- Posted by Joshua on May 16th, 2007 filed in Technology
Well, if you haven’t, you should. OLPC stands for One Laptop Per Child and there’s a whole community working night and day behind the scenes to make sure their mission is accomplished.
If you’re not familiar with the MIT’s OLPC project, start by visiting laptop.org. The OLPC mission isn’t just to develop an extremely affordable and flexible laptop; it’s to provide children around the world (primarily third-world countries) an opportunity to be exposed to the technology and information we have today.
Over the past few years, I’ve been following the program through the various spurts of media coverage it gets and after a year living here in Boston, I decided it was time for me to try and get involved … so I did.
There are actually a couple of MIT graduates here at PowWeb who were kind enough to put me in touch with Walter Bender, President of One Laptop Per Child Software and Content and former director of the MIT Media Lab. Walter then passed me on to SJ, OLPC’s Director of Content; both I might add are extremely nice and generous guys for giving me an opportunity to circumvent the normal volunteer process.
So yesterday, I took off from work a little early so that I could meet up with the team to brainstorm about community building and OLPC awareness. Traffic after 5pm is terrible on 95 horrible and finding parking in Cambridge is next to impossible, so I opted for taking the T.
For those of you who’ve never ridden on the T, it’s a pretty cool experience and one I can appreciate after having lived and used Los Angeles’ public transportation. Even if you were willing to get over the smell of urine and the dimly lit pathways, there were only like 3 stops on the whole thing…and even those 3 stops dropped you off in obscure non-helpful locations. You’d think that one of the nation’s newest subway systems, in a town with probably the worst traffic situation, would have utilized a little more brain power in the overall design.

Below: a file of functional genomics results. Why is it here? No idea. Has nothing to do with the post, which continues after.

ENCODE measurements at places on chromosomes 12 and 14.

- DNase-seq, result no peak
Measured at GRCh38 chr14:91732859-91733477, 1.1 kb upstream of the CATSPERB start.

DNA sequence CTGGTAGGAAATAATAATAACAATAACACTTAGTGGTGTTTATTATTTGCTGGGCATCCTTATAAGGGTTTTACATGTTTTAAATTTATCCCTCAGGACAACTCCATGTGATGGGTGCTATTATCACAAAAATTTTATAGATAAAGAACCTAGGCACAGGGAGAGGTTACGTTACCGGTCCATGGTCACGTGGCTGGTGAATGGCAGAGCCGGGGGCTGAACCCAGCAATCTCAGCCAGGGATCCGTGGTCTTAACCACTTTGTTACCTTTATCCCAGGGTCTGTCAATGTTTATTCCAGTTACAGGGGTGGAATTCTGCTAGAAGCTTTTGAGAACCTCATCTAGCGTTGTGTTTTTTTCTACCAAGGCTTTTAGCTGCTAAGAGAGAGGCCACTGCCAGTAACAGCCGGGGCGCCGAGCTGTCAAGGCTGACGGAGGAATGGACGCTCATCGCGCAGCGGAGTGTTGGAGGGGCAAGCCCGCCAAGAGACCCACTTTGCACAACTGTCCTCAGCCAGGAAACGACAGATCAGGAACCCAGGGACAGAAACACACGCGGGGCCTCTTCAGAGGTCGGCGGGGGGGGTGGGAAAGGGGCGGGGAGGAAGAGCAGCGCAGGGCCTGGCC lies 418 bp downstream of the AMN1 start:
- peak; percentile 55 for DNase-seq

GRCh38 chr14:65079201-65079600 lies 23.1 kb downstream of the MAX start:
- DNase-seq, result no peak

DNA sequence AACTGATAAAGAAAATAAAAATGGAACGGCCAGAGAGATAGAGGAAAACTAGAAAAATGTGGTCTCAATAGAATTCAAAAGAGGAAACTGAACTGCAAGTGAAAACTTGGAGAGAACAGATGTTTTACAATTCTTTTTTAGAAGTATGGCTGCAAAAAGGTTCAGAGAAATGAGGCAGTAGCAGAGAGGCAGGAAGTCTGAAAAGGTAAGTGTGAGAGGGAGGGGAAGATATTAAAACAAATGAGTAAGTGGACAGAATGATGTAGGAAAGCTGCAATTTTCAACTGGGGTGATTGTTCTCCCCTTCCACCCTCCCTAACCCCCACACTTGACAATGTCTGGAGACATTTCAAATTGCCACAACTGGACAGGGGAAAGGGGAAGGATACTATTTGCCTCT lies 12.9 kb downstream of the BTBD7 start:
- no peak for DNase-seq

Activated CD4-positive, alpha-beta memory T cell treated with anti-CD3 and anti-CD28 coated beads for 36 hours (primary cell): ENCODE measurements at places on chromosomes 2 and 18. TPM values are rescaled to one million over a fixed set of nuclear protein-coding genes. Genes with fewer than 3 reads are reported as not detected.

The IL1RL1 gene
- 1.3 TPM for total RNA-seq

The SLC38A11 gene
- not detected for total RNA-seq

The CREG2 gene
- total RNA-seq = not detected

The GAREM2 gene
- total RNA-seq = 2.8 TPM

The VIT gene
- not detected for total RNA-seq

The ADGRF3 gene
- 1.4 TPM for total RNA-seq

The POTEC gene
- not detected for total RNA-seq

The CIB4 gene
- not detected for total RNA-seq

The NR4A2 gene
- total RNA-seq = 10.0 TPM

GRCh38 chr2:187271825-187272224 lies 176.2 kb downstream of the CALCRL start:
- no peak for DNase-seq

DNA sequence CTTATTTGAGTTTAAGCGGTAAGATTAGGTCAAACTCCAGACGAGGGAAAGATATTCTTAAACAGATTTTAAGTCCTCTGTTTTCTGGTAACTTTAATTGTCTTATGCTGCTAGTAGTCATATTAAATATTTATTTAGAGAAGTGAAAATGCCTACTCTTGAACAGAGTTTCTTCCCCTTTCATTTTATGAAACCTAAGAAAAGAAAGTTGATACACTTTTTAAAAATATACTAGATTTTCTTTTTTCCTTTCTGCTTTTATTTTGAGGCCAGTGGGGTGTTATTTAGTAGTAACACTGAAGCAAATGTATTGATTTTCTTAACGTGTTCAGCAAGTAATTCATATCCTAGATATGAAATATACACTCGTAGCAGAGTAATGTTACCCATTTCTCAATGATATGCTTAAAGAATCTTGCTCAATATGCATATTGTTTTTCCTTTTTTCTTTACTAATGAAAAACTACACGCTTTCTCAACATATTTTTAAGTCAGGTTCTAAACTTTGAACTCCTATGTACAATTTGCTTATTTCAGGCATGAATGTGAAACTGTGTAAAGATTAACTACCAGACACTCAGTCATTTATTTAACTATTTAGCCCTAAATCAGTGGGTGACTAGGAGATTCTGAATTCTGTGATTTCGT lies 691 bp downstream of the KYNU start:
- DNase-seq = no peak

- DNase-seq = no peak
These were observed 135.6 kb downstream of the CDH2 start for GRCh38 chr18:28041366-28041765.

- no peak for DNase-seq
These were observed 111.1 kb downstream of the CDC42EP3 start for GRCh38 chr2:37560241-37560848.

After hopping off at the Kendall stop, it wasn’t long before I was in an elevator on my way up to the 10th floor of 1 Cambridge Center.
The first thing I took note of was the ceiling.
Yes, those are laptops hanging from the ceiling. In case you are wondering why those laptops are hanging from the ceiling, like I was, it’s because they are a part of a working XO (name of the current Laptop) mesh network. Can you count how many are in this picture? I see 9.
When SJ arrived, he pulled out a laptop and pushed it towards me. It was tinker time (yes, I said tinker time). Naturally, the first site I went to was the PowWeb Blog. Why not? We just launched the darn thing that day!
It was pretty neat seeing the PowWeb Blog on these laptops, especially after having only heard about them for the past two years. Actually, seeing them in the flesh (or plastic casing if you will) was a lot like seeing one of your favorite bands up close and personal for the first time.
So after my star-struckeness (is that a word?) began to wear off, it was off to the brainstorming. Mainly, I just listened. I’m still in the learning stages of how the organization is structured, what their available resources are, and where I might best be of assistance.
One thing I noticed as I walked away was this intense effort from the OLPC crew to grow the program through organic community involvement. There was no talk of spending hundreds of thousands of dollars on marketing in an effort to solicit money to support the program. The focus was plain and simple: let the community do all of the work.
It seemed to me that those managing the OLPC program (or likely any program that revolves around the OpenSource community), have the principal job of facilitating community growth. They provide the framework and structure, the rest of the world does the rest.
It’s great to see it’s popularity trending upward. And just in case anyone is questioning whether this community philosophy will extend beyond the immediate “tech community”, who do you think the “tech community” will be in 10 years when millions of kids all over the country have access to current technology?